The most important thing about The Good Dinosaur is to not judge it as being as good as WALL-E, Ratatouille, or any of the "masterpieces." It will fail incredibly by those standards. However, if one judges simply as one of the more creative dinosaur movies, you'll find that there's plenty to get out of the experience. It builds to a great climax full of scary peril. However, it works within the themes of the movie, and effectively shows how Pixar can convey story through action. It may not be the most ambitious film, but it's more charming and silly than it gets credit for. I do love when Pixar experiments and releases unexpected movies. Inside Out theoretically didn't sound like it would work, but did beautifully. A movie about dinosaurs by way of western themes is a little too ambitious, but thankfully isn't enough of a mess to be bad. It frankly feels more assured in whatever its story should be than Pixar's other recent successes, notably Finding Dory.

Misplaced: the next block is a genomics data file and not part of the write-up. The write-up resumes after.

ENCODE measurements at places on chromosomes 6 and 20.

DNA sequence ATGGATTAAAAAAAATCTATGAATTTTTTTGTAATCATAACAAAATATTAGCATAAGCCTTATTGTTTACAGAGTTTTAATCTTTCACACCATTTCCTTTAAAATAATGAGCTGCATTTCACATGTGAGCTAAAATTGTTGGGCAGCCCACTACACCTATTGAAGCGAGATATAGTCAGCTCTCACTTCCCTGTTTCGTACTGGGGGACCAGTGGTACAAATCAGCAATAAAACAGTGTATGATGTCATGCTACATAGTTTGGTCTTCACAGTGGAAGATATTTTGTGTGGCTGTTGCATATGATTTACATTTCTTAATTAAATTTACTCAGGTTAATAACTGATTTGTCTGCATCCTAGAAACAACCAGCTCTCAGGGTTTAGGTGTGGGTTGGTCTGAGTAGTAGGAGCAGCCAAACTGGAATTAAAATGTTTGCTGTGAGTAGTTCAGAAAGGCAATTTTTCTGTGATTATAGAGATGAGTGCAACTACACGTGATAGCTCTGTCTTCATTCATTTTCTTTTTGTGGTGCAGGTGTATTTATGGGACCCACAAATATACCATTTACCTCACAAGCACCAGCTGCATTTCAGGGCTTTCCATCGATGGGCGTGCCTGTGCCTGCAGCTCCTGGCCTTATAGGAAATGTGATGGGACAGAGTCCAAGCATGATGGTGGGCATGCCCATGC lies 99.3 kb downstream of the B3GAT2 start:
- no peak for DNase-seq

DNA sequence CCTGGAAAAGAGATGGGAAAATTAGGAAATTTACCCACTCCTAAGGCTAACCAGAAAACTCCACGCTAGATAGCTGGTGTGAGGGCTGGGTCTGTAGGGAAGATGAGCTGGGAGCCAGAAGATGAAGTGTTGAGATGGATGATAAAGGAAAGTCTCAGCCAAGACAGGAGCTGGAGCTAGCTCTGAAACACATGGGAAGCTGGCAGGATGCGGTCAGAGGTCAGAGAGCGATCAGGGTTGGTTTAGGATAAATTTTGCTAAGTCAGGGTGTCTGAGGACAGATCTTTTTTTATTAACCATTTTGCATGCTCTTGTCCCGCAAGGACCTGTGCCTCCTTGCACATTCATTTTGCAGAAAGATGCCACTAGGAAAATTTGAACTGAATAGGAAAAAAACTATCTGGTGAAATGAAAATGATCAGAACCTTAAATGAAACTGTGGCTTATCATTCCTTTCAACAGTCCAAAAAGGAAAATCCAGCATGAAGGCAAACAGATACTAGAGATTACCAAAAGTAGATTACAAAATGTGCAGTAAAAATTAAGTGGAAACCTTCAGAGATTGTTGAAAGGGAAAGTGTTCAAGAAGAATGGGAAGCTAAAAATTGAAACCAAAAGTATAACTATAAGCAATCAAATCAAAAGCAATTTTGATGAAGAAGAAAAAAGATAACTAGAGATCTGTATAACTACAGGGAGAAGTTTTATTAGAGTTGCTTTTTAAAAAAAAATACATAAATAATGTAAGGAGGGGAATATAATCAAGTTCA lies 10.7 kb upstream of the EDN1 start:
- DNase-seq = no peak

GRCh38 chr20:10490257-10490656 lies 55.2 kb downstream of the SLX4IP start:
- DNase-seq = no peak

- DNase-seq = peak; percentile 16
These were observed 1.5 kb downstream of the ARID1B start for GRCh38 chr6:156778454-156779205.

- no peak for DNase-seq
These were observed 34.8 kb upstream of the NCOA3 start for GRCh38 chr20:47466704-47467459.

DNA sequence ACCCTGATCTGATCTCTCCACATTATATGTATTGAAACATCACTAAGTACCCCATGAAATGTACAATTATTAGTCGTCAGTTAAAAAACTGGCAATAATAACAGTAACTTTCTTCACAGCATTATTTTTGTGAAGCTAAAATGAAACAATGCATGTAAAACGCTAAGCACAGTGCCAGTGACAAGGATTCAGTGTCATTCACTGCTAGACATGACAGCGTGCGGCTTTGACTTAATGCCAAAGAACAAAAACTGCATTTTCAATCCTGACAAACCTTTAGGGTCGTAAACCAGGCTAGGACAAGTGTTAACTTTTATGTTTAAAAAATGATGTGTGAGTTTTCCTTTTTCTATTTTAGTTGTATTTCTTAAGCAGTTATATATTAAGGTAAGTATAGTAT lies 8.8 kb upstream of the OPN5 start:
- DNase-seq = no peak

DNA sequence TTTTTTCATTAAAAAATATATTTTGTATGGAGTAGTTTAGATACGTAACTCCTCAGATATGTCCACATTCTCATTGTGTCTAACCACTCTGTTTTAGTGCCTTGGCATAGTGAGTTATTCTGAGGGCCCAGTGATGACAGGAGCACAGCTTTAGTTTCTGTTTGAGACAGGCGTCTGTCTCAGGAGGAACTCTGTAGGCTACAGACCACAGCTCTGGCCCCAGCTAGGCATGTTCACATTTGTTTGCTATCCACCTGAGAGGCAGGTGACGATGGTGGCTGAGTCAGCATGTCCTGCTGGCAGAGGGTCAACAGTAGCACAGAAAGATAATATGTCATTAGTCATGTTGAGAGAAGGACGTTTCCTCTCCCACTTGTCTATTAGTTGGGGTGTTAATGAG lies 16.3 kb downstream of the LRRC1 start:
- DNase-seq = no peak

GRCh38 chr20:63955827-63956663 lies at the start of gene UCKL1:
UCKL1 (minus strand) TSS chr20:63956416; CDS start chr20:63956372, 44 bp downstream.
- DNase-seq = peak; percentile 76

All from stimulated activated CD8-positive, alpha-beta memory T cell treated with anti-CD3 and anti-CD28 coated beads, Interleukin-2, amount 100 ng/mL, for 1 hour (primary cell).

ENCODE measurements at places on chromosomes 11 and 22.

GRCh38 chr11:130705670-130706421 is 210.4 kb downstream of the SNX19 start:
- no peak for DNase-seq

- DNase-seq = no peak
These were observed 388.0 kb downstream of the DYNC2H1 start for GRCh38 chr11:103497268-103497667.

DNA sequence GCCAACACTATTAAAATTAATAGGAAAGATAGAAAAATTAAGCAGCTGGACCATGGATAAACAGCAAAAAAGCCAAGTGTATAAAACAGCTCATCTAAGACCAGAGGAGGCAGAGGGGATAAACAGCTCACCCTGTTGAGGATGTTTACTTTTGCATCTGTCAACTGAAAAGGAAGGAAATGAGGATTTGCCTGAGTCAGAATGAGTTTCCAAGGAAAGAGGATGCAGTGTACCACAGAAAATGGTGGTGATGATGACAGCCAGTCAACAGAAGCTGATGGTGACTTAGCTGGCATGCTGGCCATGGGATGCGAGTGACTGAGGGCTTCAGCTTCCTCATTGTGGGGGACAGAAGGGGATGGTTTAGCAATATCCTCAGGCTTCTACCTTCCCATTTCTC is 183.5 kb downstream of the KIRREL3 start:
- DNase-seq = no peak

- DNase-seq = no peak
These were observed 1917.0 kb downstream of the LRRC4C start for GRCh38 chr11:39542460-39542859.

Considering that 2017 is marking another year where Pixar releases two movies (Coco is set for a Fall release), it will be interesting to see if this formula will be changed. Will one of these two suffer the fate of The Good Dinosaur, or will it only continue to make the prehistoric adventure movie look more foolish? There's a lot of things to be curious about this year, though I hope one of them is noticing that Pixar may sometimes fail, but is rarely ever boring. Even at its worst, The Good Dinosaur is ambitious in making a fun family film with characters geared at little children. How tolerant you are of that will determine how much you like this movie. Even then, it's the magic of Pixar at play, and I hope in time this movie is recognized as being actually pretty good at just being fun.